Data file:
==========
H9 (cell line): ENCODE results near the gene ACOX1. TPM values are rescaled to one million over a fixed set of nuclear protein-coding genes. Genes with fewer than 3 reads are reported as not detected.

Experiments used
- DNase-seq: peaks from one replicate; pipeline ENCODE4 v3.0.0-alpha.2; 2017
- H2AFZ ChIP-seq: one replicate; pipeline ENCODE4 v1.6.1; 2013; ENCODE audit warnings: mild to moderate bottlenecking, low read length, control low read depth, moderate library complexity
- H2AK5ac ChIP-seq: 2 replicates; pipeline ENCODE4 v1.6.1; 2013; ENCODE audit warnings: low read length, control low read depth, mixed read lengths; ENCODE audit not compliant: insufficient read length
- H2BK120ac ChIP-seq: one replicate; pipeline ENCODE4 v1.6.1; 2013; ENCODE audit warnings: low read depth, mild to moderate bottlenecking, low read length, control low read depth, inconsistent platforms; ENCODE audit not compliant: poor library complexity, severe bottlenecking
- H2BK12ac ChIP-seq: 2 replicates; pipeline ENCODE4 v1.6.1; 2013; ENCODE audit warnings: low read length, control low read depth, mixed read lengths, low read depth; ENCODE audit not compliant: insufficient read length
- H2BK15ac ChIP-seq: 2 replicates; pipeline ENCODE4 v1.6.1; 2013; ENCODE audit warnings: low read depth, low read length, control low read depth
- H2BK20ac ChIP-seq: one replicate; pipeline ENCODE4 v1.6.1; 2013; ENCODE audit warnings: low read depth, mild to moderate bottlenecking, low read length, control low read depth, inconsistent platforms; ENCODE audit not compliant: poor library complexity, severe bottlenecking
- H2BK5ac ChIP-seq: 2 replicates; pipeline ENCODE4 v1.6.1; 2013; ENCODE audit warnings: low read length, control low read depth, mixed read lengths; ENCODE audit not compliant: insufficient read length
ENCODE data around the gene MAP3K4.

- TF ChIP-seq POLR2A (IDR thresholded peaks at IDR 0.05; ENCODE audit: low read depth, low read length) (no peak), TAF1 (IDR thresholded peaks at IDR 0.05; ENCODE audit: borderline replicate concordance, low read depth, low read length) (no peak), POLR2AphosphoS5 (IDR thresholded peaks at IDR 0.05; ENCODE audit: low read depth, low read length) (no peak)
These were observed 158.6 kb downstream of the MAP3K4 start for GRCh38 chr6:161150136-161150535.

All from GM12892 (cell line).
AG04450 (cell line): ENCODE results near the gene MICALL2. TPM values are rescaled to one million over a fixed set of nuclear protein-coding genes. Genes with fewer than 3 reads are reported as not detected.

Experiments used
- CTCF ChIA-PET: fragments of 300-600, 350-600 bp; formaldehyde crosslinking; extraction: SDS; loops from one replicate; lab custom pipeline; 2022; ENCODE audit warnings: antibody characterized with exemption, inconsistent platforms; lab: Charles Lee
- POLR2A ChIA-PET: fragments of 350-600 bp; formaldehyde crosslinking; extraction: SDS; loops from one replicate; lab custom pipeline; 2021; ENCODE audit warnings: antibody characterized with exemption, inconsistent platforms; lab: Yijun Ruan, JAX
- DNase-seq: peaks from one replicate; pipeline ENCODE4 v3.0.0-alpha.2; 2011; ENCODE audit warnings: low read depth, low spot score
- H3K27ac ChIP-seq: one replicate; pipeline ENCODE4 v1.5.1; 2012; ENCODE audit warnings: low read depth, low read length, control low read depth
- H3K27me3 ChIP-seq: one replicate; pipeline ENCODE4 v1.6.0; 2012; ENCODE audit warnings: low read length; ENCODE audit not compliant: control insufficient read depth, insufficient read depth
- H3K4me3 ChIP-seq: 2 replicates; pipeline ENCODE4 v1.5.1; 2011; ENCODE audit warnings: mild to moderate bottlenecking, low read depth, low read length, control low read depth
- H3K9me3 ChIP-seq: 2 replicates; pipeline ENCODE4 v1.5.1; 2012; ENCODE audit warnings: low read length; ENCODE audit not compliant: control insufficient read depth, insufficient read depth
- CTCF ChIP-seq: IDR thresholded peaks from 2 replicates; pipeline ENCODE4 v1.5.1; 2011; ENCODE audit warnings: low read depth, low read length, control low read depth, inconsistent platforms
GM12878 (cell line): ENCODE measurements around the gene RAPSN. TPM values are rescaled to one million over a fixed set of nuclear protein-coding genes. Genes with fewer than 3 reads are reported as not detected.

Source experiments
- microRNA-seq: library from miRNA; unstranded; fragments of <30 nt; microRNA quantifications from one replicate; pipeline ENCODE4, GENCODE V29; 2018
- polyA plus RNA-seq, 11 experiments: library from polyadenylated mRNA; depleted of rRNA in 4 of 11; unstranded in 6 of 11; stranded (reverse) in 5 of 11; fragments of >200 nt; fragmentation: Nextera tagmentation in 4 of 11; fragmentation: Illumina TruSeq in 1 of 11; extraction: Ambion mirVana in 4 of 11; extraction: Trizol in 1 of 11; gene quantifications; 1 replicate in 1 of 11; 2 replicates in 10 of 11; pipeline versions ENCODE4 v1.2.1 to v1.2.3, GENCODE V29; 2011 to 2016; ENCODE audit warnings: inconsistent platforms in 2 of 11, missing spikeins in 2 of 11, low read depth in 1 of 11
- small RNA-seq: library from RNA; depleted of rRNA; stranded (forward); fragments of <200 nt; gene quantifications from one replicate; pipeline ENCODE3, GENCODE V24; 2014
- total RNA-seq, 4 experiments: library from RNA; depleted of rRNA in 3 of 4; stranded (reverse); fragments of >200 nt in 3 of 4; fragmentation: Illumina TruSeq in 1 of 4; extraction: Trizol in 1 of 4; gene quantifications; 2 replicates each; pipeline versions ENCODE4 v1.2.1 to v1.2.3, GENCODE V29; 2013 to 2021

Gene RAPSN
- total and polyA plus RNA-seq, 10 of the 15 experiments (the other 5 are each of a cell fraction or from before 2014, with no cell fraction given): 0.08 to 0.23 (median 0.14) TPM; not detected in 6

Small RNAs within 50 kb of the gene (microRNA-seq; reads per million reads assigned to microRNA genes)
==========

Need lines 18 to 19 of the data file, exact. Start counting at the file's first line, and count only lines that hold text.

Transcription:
- POLR2A ChIA-PET: fragments of 350-600 bp; formaldehyde crosslinking; extraction: SDS; loops from one replicate; lab custom pipeline; 2021; ENCODE audit warnings: antibody characterized with exemption, inconsistent platforms; lab: Yijun Ruan, JAX
- DNase-seq: peaks from one replicate; pipeline ENCODE4 v3.0.0-alpha.2; 2011; ENCODE audit warnings: low read depth, low spot score